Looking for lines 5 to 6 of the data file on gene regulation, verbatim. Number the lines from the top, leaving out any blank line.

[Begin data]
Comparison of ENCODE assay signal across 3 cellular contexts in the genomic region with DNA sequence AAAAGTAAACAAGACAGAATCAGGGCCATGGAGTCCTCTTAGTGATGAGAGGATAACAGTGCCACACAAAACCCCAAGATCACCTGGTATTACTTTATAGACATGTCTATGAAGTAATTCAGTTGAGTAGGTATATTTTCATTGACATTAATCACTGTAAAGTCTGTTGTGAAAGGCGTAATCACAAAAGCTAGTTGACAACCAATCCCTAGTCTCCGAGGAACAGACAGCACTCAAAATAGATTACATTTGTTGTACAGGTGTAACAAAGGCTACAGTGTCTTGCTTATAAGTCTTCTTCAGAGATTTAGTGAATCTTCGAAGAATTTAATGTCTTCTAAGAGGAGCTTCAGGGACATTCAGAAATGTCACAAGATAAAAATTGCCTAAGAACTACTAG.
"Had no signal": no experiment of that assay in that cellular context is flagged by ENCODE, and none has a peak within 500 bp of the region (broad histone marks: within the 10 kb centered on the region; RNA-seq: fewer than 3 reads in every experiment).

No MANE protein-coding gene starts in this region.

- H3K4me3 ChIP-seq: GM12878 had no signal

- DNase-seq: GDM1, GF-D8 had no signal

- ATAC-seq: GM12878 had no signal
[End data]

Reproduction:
- DNase-seq: GDM1, GF-D8 had no signal

- ATAC-seq: GM12878 had no signal